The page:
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The Prepped Cities Index: Preparing for an Uncertain Future

14/11/2018
Despite exceptional technical innovation, big data and artificial intelligence, the future remains unpredictable. How can cities guard against uncertainty and create long-term sustainability?

Some trends, such as population growth and urbanisation are longer in duration and therefore easier to plan for. However, in recent years, acute incidents such as natural disasters, cyberattacks, terrorism, and the effects of climate change have occurred at an increasing frequency. The resulting impacts on the human, economic and commercial prospects of cities in the region is immense. As the costs associated with inaction are only set to rise, the urgency for cities to strengthen their plans and implement the necessary precautions is evident.

Given that real estate is a pillar of the regional economy, coupled with the massive amounts of ongoing investment in the built environment, the real estate industry can play a direct role in making cities better prepared for the future.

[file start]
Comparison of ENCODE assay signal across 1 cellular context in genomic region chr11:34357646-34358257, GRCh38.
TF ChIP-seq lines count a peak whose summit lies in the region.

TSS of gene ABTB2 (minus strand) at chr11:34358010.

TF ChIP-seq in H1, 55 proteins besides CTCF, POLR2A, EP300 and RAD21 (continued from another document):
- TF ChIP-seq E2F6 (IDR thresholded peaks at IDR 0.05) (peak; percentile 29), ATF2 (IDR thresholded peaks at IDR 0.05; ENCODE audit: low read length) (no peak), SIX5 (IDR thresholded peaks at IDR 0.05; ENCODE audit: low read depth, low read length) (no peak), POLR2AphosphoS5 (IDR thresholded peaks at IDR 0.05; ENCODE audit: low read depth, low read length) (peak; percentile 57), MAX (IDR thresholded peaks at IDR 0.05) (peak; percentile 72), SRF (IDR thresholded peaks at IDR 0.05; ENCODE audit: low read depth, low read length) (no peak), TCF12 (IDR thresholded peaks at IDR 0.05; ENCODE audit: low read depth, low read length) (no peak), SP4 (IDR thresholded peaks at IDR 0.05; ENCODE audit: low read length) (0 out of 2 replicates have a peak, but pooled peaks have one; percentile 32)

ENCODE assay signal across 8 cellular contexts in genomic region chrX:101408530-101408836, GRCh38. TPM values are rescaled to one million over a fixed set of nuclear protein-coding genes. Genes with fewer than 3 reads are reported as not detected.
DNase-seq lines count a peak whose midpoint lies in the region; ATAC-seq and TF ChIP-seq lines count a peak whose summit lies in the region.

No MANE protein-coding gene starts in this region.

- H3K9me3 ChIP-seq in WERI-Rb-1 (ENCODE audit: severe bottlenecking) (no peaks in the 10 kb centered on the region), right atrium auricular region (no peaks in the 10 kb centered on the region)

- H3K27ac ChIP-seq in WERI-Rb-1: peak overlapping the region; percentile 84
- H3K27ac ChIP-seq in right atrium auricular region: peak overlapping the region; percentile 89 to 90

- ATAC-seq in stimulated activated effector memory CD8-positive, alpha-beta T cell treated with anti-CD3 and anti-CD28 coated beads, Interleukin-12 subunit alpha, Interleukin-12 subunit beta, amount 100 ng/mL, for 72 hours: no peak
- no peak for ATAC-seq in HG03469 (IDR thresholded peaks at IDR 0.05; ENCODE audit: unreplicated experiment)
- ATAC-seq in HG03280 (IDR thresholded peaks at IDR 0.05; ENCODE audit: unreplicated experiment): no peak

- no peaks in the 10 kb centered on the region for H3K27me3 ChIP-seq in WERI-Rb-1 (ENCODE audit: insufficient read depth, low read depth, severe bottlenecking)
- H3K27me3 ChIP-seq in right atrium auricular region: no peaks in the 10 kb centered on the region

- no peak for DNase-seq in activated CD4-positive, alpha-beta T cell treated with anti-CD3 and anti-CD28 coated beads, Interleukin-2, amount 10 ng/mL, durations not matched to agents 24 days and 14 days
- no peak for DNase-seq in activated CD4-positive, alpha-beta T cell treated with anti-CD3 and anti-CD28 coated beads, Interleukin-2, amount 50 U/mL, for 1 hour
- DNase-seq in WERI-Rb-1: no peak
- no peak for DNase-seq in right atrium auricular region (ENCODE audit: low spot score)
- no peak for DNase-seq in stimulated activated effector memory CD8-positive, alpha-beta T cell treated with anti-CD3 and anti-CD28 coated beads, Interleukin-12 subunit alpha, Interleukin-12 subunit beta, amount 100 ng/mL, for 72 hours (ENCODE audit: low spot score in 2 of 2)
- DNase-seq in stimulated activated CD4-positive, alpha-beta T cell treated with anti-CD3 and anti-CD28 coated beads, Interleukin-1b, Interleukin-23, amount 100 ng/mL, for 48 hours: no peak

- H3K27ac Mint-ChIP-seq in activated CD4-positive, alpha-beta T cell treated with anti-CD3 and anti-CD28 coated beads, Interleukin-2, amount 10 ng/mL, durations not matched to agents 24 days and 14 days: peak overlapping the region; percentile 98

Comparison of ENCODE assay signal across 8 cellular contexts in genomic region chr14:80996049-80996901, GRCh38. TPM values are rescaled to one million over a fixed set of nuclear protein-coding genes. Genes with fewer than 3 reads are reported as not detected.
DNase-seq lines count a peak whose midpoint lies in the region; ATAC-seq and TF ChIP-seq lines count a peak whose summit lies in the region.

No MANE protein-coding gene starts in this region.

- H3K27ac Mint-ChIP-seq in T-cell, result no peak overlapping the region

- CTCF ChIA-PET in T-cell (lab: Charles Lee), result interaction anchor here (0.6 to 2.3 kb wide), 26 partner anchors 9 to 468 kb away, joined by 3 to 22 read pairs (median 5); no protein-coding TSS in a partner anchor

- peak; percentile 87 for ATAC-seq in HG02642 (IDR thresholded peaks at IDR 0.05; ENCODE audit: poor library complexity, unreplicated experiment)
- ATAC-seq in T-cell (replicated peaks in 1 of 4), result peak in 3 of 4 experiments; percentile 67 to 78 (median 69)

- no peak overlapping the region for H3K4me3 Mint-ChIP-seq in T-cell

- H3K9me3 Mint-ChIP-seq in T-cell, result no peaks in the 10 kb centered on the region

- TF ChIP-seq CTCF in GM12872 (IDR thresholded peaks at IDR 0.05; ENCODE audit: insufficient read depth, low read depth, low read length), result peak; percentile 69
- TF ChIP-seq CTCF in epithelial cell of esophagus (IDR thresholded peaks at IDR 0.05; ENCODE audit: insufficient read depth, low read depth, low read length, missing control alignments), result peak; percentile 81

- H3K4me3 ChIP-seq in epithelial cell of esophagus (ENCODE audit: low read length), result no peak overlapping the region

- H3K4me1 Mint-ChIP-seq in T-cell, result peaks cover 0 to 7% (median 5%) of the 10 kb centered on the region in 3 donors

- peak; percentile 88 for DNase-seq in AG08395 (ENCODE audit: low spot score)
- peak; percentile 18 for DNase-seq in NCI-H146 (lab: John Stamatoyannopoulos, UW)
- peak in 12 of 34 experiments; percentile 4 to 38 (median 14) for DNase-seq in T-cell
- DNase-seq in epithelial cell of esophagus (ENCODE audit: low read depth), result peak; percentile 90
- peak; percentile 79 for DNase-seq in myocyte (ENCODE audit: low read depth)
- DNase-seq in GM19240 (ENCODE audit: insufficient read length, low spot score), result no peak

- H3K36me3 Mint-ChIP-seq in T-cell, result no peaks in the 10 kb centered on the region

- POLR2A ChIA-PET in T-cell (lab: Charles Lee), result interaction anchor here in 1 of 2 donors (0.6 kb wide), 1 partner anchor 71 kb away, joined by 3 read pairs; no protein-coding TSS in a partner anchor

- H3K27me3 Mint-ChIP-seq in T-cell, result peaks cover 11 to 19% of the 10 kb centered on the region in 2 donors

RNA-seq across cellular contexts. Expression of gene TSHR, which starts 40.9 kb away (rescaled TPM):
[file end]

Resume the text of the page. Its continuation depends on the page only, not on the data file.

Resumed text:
The current state of preparedness of 17 major cities in the APAC region according to a range of macroeconomic, structural, defensive and social indicators, including factors in the built environment, have been tallied and analysed in Cushman & Wakefield’s inaugural Prepped Cities Index for 2018.

The Prepped Cities Index is designed to inform stakeholders – at the national, city and building level – of areas of strength and weakness to best prepare for the future. Although the index indicates that certain cities are currently at different stages of being prepared, many improvements could be adopted by all to mitigate the impact that an adverse event would likely cause, including to the built environment. Cities that rank lower in specific categories would be advised to identify and pursue relevant policies that guide the activities and decision making of the leading cities in the index. Doing this will help prioritise the factors across a real estate portfolio that need most attention.

The cities best prepared to address unexpected events typically hold property assets that are modern, institutionally owned, sustainable, and less susceptible to pricing volatility. Occupiers, specifically, would be advised to adopt a proactive approach to their corporate real estate (CRE) portfolio strategy to account for factors such as preparedness.

While we can never know when the next incident may occur, analysing your CRE portfolio in view of the factors outlined in this report and taking steps to address any shortcomings will help minimise the worst outcomes.

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